I remember watching Fandry in a packed theatre and the audience laughing at the character and his mishaps, but then came the gut-wrenching climax and the audience went numb because it exposed them. I cannot remember such a stunning silence after a movie, here I thought was a director who has failed but then he has done a much bigger job as he had shown us the mirror.
‘Nee vaa thozha’, in those powerfully asserted words, starts the opening ‘Ulagam Oruvanukka’ song with a very clearly ‘oruvan oruvan mudhalali’(Muthu) inspired beat. The beat slowly also changes to a more ‘maro maro’(Boys) beat, but inspirations aside let us see how the graph of the song proceeds. Sa Na (Short hereafter for Santhosh Narayanan) himself starts the vocals and you do have initial jitters if whether a relatively less experienced singer like him can do justice to the enormous duty of delivering a superstar intro song. The song has a steadily energetic feel to it with good chorus and strong lyrics. The lyrics till the first whistle are pretty straightforward hero worship stuff with a small dose of anti-establishment flavor. The nice Hollywood western type whistle, followed by a slightly awkward ‘Kabali’ chant give way to a totally different ball game though. This is also just the time at which the song clearly says that Kabali has been a cage for long and is released into the nation now (cage- jail possibly????)Continue reading “Kabali Music Review: Santhosha Magizhchi !”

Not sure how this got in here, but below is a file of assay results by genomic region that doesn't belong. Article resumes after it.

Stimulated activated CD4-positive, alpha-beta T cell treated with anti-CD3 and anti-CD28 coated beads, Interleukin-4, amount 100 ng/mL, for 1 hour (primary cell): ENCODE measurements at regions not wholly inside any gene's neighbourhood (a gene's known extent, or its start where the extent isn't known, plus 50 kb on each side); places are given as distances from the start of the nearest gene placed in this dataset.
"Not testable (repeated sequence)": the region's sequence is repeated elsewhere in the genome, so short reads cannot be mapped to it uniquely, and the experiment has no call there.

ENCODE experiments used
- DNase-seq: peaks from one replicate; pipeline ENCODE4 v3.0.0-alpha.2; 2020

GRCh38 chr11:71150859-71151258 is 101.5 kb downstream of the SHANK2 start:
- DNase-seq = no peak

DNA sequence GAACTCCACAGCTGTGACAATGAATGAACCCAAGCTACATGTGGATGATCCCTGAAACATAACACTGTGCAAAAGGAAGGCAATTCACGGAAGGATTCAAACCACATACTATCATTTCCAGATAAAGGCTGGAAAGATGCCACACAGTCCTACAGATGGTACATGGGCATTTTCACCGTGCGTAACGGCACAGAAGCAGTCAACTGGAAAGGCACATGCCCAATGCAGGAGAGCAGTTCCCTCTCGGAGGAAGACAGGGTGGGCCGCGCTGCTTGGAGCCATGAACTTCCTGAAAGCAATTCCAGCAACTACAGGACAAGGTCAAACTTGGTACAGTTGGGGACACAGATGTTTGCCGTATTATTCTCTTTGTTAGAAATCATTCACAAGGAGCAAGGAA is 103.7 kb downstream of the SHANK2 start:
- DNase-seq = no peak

“Do not meddle with the way I coach”, says Prabhu (R Madhavan) to the assistant coach. “If I had listened to you, she would be cleaning toilets like you do”, he says pointing out to the aspiring woman boxer Madhi (Ritika Singh). “I may be the one cleaning toilets, Sir” replies the assistant coach, played by the excellent Nasser. “But you are the one who stinks”, he retorts with arguably the best line written for Tamil cinema this year. (And the year has just begun!). It is, therefore, so very disappointing that Sudha Kongara(Story/Screenplay/Direction) and Arun Matheshwaran (dialogues) choose to punch below their weight and could get this brilliance only occasionally transmitted on the screen. (But Sudha delivers as a filmmaker – more about that later).Continue reading “Irudhi Suttru Tamil Movie Review: No Knock Out This”
There’s an interesting paragraph in Baradwaj Rangan‘s post about A.R. Rahman‘s music for “I“, Shankar‘s latest magnum opus where he tells how he feels that the album is wholly individual and free. “Free from the constraints of Tamil cinema. Free from hewing to situations. Free to leap off a cliff and land on a passing cloud and float away for a while. Whatever you think of Shankar’s filmmaking, you have to give him this: he wields one hell of a hammer. He liberates Rahman.”
The greatest thing about art is that it affects everyone differently. It brings forth opinions and a deeper understanding of pop culture if not society as a whole. In many ways, A.R. Rahman is like Bob Dylan in the 60s. They both changed our general perception of a form of music till their arrival. Dylan changed songwriting, Rahman changed arrangements. And after a period of unparalleled adulation, they both became less prominent. If the last 3 years are any indication, Rahman’s throne has all but been captured by other musicians. Continue reading “In Search of A.R.Rahman”